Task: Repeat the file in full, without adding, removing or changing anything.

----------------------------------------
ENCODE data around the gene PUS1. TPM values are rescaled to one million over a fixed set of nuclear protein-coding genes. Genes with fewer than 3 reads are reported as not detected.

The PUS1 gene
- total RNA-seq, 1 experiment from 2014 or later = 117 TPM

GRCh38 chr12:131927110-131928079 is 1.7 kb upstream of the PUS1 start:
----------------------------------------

ENCODE data around the gene PUS1. TPM values are rescaled to one million over a fixed set of nuclear protein-coding genes. Genes with fewer than 3 reads are reported as not detected.

The PUS1 gene
- total RNA-seq, 1 experiment from 2014 or later = 117 TPM

GRCh38 chr12:131927110-131928079 is 1.7 kb upstream of the PUS1 start: